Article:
The Framework Plan is a “road map” that sets a tone and overall recommendations for the greenway project and process. It presents a refined masterplan for the greenway, outlining a series of potential alignments and signature projects. It also contains information on how the greenway could work and contribute to equitable economic opportunity, what the greenway could look and feel like, and how the greenway can be realized and sustained long-term.

As the project moves forward, this plan will provide the framework to guide decision-making to directly support the mission, key principles and goals.

Who contributed to this plan?

Great Rivers Greenway is the lead agency, but it took many hands to make this happen. 125+ members of a Steering Committee and four Working Groups guided the process, facilitated by Bailey Strategic Innovation Group, plus an eight-member Artists of Color Council. With the help of Vector Communications, we interviewed elected officials, went to neighborhood meetings, held open houses and feedback & funfests. The Stoss Landscape Urbanism team (12+ firms, local and national) contributed their expertise to create this plan. Partners at the City of St. Louis and many organizations served on the committees and groups. Private funders contributed in addition to the local sales tax collected that funds our agency. And of course, our Boards of Directors (Great Rivers Greenway and Great Rivers Greenway Foundation) guided the staff as always.

What’s next? When will it be constructed?

Next steps for Great Rivers Greenway and their partners include continuing civic engagement, designing specific greenway segments, exploring public and private funding and governance options, coalition building for the economic development and equity plans as well as coordination with other projects in the city. This is just the beginning! Depending on the engagement, fundraising, technical feasibility and engineering, segments will move through design and into construction as the project unfolds.

This is a long-term project that will not all be done at once, but we’re open to how many different projects might be moving forward at any given time. Especially given the other developments in the area, this will be a fluid process! We appreciate your patience – and participation – as we navigate the many ways to bring this project to life.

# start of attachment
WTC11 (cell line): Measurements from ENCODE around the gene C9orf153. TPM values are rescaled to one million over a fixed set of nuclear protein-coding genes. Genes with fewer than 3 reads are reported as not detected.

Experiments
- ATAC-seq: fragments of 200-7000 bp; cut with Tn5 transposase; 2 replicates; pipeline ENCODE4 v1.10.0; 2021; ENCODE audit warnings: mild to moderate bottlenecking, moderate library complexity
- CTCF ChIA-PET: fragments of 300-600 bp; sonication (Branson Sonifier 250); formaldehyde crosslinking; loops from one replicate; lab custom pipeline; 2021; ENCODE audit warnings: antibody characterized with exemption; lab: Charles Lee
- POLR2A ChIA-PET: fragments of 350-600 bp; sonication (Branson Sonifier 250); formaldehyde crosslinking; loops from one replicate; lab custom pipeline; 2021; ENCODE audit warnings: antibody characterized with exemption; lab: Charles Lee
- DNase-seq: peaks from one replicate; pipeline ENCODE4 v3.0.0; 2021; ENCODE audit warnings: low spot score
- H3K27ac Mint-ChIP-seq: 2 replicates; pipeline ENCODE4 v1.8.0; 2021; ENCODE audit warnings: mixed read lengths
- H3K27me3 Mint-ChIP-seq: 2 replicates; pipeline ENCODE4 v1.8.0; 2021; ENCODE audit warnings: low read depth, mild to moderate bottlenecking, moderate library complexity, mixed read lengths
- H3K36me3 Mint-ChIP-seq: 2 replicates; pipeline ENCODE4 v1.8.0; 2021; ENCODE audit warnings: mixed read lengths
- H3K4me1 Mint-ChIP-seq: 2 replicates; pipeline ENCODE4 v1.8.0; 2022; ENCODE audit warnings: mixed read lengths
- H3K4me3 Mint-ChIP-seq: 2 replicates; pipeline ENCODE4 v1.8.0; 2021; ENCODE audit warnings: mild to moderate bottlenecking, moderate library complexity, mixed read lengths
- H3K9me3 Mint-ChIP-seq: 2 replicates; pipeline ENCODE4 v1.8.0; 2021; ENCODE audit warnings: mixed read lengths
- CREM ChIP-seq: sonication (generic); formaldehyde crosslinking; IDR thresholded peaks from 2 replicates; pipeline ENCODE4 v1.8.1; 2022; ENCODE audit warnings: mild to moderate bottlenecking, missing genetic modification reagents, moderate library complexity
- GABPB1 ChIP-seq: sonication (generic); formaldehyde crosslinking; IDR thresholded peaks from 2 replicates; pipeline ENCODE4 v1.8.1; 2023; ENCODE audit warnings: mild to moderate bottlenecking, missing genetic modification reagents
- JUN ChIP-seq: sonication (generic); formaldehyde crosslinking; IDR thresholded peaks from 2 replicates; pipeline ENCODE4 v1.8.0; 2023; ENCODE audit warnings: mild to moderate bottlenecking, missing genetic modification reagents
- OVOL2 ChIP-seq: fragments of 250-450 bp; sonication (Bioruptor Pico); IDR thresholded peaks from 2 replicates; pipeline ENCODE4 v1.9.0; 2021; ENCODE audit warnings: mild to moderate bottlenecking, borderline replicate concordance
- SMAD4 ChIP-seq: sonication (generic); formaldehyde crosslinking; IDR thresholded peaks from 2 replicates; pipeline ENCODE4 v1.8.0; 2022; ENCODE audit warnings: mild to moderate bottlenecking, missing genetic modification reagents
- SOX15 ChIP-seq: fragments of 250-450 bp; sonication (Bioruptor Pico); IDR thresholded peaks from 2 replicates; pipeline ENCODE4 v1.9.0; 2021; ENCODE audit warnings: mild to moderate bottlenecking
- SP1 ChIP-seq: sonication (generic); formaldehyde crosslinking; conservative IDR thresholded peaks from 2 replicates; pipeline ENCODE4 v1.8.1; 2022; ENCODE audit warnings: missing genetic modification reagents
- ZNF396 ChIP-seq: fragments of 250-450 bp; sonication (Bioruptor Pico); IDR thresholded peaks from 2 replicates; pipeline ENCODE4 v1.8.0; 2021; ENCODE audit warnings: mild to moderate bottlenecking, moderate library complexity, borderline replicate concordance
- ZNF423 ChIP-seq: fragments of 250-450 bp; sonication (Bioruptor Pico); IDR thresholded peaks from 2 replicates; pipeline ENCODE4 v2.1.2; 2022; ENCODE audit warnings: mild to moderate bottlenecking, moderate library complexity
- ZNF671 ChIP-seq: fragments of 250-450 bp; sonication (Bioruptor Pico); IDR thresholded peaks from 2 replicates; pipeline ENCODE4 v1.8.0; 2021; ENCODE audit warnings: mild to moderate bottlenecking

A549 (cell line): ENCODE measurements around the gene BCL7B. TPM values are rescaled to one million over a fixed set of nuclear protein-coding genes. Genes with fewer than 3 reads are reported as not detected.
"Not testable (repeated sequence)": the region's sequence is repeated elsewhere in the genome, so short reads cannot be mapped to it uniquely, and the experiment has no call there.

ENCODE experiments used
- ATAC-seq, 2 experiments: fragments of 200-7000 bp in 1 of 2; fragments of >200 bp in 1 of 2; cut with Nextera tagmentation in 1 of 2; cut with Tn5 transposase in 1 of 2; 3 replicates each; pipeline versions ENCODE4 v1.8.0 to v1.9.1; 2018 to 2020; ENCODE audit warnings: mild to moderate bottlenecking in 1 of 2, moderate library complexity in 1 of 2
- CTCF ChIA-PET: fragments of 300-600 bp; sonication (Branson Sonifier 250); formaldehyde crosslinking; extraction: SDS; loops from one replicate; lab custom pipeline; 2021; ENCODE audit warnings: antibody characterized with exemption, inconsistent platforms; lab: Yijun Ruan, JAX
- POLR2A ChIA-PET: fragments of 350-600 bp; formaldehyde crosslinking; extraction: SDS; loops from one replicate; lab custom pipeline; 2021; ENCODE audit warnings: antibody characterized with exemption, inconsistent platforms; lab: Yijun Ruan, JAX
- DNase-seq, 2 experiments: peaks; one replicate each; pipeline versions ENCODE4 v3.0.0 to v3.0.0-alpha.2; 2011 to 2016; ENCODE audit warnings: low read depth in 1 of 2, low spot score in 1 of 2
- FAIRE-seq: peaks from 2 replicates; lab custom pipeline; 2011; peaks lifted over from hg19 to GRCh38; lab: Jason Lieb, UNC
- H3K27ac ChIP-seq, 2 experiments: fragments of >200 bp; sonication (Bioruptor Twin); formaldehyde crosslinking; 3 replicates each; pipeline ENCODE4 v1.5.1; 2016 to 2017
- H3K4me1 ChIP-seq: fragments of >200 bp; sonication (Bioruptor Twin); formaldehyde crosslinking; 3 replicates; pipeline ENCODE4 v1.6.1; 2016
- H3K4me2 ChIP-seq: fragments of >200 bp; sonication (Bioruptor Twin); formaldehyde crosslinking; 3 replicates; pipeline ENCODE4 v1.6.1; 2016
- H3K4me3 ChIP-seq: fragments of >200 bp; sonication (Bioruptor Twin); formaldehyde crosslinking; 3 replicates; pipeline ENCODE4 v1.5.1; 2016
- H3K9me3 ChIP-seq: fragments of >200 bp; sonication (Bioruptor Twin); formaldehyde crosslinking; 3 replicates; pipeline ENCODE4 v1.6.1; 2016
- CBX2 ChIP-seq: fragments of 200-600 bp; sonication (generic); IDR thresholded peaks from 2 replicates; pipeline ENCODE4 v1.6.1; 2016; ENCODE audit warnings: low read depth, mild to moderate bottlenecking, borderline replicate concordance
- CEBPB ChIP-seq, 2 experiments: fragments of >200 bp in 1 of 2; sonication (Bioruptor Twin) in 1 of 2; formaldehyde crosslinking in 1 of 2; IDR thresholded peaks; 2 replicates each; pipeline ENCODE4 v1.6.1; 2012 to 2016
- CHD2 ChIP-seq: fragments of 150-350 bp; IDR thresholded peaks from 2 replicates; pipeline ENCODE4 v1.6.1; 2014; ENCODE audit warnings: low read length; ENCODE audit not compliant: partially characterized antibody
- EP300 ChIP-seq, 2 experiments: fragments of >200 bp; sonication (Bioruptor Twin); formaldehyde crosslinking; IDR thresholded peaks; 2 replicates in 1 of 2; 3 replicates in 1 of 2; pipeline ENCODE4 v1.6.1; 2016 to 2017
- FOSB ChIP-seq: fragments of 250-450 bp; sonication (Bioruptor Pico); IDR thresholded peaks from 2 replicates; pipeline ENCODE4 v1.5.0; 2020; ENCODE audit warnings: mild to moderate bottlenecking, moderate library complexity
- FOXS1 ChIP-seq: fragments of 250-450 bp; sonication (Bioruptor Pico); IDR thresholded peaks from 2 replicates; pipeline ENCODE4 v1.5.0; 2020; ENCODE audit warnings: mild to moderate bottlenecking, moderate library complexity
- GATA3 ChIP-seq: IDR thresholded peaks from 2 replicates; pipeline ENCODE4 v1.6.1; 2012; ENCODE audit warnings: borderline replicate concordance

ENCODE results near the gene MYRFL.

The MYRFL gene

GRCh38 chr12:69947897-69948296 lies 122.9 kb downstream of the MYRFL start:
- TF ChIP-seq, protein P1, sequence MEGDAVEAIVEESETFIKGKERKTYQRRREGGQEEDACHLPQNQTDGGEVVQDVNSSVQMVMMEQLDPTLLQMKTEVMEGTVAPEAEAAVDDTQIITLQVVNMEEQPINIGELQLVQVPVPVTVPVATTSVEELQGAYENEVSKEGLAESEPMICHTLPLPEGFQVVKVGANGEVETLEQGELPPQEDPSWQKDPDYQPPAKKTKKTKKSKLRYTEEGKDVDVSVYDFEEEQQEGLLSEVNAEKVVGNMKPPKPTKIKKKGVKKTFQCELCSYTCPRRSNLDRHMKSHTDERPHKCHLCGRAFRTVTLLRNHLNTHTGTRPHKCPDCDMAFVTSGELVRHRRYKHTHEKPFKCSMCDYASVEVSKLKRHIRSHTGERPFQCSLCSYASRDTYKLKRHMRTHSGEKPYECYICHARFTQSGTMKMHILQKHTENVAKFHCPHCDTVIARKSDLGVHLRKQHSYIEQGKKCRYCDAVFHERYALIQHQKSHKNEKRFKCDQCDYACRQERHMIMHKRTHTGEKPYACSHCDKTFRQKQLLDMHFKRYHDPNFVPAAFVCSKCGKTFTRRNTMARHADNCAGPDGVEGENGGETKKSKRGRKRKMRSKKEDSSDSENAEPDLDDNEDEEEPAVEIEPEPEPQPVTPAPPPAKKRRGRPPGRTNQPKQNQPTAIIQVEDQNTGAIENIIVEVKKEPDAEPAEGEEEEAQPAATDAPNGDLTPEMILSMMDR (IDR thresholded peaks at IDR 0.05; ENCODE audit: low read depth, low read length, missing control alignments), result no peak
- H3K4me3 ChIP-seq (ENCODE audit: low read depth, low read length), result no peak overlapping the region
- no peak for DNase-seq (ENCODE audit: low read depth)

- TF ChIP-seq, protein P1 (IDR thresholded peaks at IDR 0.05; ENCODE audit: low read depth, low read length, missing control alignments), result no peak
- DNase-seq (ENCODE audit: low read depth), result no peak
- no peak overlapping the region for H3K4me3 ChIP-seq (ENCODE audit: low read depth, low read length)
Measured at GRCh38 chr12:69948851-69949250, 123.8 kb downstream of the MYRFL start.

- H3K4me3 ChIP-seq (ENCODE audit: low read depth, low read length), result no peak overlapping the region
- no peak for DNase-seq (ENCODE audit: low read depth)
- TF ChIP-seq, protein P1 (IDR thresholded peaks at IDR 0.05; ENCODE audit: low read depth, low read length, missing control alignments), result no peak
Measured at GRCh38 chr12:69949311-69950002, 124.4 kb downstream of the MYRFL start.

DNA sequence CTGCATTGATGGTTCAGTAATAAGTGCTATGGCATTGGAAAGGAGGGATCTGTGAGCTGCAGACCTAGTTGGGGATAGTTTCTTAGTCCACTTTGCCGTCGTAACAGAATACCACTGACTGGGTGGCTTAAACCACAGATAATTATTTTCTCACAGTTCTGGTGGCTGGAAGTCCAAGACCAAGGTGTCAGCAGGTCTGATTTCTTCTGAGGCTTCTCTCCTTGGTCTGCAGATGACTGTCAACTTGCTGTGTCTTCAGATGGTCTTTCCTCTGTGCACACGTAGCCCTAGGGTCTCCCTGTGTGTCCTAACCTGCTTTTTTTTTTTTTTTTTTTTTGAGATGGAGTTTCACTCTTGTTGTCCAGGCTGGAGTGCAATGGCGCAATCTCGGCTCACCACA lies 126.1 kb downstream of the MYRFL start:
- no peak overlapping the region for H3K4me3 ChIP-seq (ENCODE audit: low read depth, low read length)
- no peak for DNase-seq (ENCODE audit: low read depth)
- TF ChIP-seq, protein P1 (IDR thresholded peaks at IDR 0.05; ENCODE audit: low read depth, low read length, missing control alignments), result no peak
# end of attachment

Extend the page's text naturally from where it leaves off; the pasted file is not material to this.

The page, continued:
How will the routes be chosen?

A set of four criteria for evaluating individual routes/corridors was developed based on 1) technical feasibility; 2) degree of connectivity; 3) potential impact (economic, environmental and equity); 4) potential experience. The evaluation process was a mix of art and science, of qualitative and quantitative assessments, of issues that can be tracked and measured precisely, and ones that require dialogue, debate and judgement. From these evaluations, a number of combinations of routes are possible, and the goal for the next phase of work is to further test these in close dialogue with neighborhood members and stakeholders to determine what combination of routes works best for the neighborhoods, and how they contribute to the overall concept.

How will those route choices impact neighborhoods? Do you use eminent domain? What might happen to property values?

Our work is often in public right-of-way, through parks and open spaces. We do not have the power of eminent domain. We occasionally acquire property or easements to bring the greenway to life, if people are interested in selling or donating. Nationwide, research shows that greenways do make areas more desirable and increase property values. Part of the Framework Plan calls for equitable policies and strategies to ensure affordable housing and benefits to those who live in this area now, while also bringing new opportunities to this area.

What about X other project in this area?

Our team is coordinating with dozens of others. From Major League Soccer to National Geospatial-Intelligence Agency to Trailnet’s plan, the City Foundry and Armory District and more, we’re meeting and sharing data to ensure that plans coordinate together and can complement each other when possible. We’re also collaborating with non-geography plans like the St. Louis Development Corporation’s Equitable Development Plan.

How much will this cost and how will it be funded for construction and managed long-term?